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Convair 990

By Patrick Mondout

The Convair 990 Coronado was an enhanced version of the Convair 880. Specifically, it was 10 feet longer, could hold as many as 39 more passengers, and has anti-shock bodies extending back from the trailing edge of the wing (see picture below).

General Dynamics, the parent company of Convair, was the third American aerospace company to enter the jet race behind Boeing with its 707 and Douglas with its DC-9. Being third was a distinct disadvantage as most airlines had already purchased jets before the first Convair ever flew. However, Convair believed it could win with a jet that would be the fastest civilian aircraft in the skies.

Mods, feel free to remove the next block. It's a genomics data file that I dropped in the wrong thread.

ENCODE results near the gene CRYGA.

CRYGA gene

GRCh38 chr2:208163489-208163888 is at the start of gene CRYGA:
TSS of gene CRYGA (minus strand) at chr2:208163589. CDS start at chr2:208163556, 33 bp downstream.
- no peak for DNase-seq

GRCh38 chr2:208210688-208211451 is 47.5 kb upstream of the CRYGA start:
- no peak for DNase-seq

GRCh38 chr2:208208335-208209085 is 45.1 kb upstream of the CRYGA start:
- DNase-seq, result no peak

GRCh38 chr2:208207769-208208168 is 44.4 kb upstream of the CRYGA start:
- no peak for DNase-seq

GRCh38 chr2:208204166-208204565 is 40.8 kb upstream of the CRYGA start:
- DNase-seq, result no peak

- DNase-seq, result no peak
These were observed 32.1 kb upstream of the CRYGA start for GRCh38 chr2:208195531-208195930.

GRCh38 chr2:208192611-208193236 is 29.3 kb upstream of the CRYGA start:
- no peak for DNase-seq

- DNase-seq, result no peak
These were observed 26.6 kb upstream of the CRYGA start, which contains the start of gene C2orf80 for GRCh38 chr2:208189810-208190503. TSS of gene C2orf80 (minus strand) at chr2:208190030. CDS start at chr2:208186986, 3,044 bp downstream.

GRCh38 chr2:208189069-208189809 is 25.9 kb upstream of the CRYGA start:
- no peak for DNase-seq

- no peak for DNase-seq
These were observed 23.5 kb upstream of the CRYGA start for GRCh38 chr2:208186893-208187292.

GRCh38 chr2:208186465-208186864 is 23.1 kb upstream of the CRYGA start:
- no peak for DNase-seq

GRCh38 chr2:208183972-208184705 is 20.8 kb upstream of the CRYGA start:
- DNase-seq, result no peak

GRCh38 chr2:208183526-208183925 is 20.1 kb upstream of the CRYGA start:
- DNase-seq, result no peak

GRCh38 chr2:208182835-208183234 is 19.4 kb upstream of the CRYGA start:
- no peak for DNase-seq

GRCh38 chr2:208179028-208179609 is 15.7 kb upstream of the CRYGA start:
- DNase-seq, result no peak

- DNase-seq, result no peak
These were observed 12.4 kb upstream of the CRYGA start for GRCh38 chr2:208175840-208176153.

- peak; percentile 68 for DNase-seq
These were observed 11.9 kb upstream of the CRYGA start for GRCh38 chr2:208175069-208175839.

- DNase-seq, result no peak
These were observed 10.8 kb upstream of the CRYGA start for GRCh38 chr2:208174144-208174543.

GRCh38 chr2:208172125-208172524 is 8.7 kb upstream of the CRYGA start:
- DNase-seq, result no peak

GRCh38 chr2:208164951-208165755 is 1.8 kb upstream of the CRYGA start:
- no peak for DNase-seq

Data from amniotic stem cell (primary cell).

Note the unique large anti-shock fairings (used to hold fuel) mounted on the trailing edge of the wing.

 
   

Image courtesty NASA/Dryden RC

   
 

Convair's grand scheme began in 1956 when it announced plans for the medium-range jet and by 1959, they were flying the prototype around their San Diego facility.

Speed Racer

In 1959, Braniff Airlines managed to score some Boeing 707-120s with the new powerful Pratt & Whitney JT4 engines that were designed for the intercontinental version of the plane (707-320). Braniff's CEO Chuck Beard called them "The Jet with the Big Engines" and crowed about how he had the fastest jets.